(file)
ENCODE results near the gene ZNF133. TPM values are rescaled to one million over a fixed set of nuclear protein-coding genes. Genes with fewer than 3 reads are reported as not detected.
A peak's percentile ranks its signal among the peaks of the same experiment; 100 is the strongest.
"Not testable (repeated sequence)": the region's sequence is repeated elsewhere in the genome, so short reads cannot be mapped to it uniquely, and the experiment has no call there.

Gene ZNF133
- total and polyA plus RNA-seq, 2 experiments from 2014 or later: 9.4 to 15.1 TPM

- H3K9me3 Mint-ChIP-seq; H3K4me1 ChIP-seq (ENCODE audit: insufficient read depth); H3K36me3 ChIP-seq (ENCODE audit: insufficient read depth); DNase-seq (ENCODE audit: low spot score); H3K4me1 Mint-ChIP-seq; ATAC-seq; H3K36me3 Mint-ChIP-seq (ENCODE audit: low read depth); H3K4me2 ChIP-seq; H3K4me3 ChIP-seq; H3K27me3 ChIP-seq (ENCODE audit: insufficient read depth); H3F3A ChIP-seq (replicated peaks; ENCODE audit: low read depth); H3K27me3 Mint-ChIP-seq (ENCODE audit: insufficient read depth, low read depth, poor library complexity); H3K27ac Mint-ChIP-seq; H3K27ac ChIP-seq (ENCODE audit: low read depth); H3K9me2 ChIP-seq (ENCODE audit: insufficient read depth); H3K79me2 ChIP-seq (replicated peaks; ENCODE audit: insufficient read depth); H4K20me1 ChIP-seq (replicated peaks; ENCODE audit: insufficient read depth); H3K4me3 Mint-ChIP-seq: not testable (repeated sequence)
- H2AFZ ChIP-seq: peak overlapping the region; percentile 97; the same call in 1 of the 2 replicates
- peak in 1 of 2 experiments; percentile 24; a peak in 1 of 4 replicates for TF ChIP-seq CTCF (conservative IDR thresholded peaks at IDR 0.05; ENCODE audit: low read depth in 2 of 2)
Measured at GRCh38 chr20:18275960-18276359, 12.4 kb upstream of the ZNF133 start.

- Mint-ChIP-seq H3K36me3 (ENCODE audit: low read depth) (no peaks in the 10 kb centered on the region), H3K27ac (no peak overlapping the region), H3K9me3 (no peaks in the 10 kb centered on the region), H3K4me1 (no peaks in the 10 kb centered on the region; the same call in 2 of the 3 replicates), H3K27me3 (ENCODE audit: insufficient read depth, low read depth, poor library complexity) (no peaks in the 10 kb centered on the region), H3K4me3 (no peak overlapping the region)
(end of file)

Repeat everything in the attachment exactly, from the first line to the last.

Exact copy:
ENCODE results near the gene ZNF133. TPM values are rescaled to one million over a fixed set of nuclear protein-coding genes. Genes with fewer than 3 reads are reported as not detected.
A peak's percentile ranks its signal among the peaks of the same experiment; 100 is the strongest.
"Not testable (repeated sequence)": the region's sequence is repeated elsewhere in the genome, so short reads cannot be mapped to it uniquely, and the experiment has no call there.

Gene ZNF133
- total and polyA plus RNA-seq, 2 experiments from 2014 or later: 9.4 to 15.1 TPM

- H3K9me3 Mint-ChIP-seq; H3K4me1 ChIP-seq (ENCODE audit: insufficient read depth); H3K36me3 ChIP-seq (ENCODE audit: insufficient read depth); DNase-seq (ENCODE audit: low spot score); H3K4me1 Mint-ChIP-seq; ATAC-seq; H3K36me3 Mint-ChIP-seq (ENCODE audit: low read depth); H3K4me2 ChIP-seq; H3K4me3 ChIP-seq; H3K27me3 ChIP-seq (ENCODE audit: insufficient read depth); H3F3A ChIP-seq (replicated peaks; ENCODE audit: low read depth); H3K27me3 Mint-ChIP-seq (ENCODE audit: insufficient read depth, low read depth, poor library complexity); H3K27ac Mint-ChIP-seq; H3K27ac ChIP-seq (ENCODE audit: low read depth); H3K9me2 ChIP-seq (ENCODE audit: insufficient read depth); H3K79me2 ChIP-seq (replicated peaks; ENCODE audit: insufficient read depth); H4K20me1 ChIP-seq (replicated peaks; ENCODE audit: insufficient read depth); H3K4me3 Mint-ChIP-seq: not testable (repeated sequence)
- H2AFZ ChIP-seq: peak overlapping the region; percentile 97; the same call in 1 of the 2 replicates
- peak in 1 of 2 experiments; percentile 24; a peak in 1 of 4 replicates for TF ChIP-seq CTCF (conservative IDR thresholded peaks at IDR 0.05; ENCODE audit: low read depth in 2 of 2)
Measured at GRCh38 chr20:18275960-18276359, 12.4 kb upstream of the ZNF133 start.

- Mint-ChIP-seq H3K36me3 (ENCODE audit: low read depth) (no peaks in the 10 kb centered on the region), H3K27ac (no peak overlapping the region), H3K9me3 (no peaks in the 10 kb centered on the region), H3K4me1 (no peaks in the 10 kb centered on the region; the same call in 2 of the 3 replicates), H3K27me3 (ENCODE audit: insufficient read depth, low read depth, poor library complexity) (no peaks in the 10 kb centered on the region), H3K4me3 (no peak overlapping the region)